Most of the world’s fleet is technically capable of LTO. Where nuclear plants have had to close in recent years, this has normally been to do with political factors, or else market failure, but not because of technical limitations of the reactor. With climate change now an urgent global issue, countries cannot afford to retire reliable, low-carbon energy generators that support the entire electricity system.

The reports concluded that it is not enough for policymakers to simply legally allow LTO; they need to remain actively supportive of their country’s nuclear sectors and ensure policy continuity. They should invest in the necessary infrastructure — providing resources for education and training, implementing an industrial strategy and redesigning energy markets to recognise the benefits nuclear energy brings. With the help of governments, existing nuclear plants will play a larger role in helping to reduce emissions, lower energy bills and keep the lights on than previously envisioned.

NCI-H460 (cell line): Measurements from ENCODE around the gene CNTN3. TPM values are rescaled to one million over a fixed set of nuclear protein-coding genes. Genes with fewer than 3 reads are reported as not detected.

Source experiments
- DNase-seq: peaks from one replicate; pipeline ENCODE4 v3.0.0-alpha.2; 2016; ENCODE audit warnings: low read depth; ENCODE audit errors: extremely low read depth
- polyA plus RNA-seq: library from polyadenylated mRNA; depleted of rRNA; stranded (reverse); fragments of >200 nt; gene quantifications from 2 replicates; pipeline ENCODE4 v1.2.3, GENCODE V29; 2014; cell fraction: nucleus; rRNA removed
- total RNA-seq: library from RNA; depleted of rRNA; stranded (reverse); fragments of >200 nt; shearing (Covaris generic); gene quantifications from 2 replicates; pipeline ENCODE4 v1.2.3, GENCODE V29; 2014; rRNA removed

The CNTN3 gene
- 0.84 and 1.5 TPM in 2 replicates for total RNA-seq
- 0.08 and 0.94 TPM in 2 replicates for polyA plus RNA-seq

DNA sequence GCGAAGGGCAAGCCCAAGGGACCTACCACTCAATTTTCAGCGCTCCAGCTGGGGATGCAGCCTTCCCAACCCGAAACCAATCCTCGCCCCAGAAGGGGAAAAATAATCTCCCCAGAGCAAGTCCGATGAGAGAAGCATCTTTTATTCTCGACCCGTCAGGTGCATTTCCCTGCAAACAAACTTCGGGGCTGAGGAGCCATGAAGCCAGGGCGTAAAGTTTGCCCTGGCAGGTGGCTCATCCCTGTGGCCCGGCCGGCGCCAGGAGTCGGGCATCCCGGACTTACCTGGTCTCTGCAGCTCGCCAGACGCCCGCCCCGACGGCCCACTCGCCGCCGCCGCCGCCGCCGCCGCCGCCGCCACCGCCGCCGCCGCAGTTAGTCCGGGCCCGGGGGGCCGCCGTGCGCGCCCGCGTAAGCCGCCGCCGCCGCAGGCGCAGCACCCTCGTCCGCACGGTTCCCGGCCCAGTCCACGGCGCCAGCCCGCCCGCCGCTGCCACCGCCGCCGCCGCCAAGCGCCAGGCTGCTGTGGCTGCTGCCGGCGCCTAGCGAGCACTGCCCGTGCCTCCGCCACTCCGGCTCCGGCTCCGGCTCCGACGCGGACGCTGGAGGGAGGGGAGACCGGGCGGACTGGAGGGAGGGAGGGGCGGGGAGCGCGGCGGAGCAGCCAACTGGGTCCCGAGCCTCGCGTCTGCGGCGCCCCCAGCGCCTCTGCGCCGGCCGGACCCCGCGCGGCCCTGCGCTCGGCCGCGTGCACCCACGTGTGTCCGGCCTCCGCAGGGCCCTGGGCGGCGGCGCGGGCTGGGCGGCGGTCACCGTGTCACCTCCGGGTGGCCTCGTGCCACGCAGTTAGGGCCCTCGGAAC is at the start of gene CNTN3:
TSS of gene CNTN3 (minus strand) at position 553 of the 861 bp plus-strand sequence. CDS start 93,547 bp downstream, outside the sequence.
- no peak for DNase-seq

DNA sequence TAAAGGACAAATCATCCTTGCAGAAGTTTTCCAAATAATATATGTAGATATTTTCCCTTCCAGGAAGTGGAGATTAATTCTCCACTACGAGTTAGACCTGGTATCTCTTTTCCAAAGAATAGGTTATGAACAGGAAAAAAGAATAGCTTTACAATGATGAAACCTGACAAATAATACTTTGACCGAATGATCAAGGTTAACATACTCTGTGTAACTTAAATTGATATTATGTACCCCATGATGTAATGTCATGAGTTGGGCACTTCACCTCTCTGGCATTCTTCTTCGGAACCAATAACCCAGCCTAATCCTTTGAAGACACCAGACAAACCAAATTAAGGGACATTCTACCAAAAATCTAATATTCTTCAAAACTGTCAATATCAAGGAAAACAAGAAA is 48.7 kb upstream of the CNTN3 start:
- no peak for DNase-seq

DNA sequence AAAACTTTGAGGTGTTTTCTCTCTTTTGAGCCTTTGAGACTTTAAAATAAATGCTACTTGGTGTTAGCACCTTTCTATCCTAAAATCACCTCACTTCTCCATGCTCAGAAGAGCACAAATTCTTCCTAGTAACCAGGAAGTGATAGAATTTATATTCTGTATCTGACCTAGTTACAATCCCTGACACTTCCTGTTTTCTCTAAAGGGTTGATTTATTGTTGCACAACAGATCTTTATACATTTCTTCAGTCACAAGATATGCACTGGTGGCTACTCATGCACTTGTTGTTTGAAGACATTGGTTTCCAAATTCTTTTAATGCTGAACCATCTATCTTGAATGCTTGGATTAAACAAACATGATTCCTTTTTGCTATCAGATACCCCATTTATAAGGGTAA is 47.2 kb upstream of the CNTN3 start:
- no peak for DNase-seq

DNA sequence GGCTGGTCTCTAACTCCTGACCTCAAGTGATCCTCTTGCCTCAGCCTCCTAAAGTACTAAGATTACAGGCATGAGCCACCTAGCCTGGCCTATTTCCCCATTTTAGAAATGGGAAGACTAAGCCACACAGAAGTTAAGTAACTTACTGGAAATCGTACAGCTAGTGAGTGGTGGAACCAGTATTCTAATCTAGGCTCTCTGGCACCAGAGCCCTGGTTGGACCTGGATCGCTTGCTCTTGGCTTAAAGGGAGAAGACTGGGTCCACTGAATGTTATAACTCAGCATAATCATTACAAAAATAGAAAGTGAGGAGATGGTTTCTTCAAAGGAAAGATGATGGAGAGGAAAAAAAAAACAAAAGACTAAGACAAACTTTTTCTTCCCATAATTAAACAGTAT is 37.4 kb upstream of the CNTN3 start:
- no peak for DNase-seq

In early July, the World Nuclear Association also published Building a Stronger Tomorrow: Nuclear power
in the post-pandemic world. This white paper outlines the important role played by nuclear energy today and calls upon policymakers to:

  • Consider nuclear and its socio-economic, environmental and public health benefits in any energy transition plan, and enact policies to ensure the realisation of the many benefits of nuclear energy.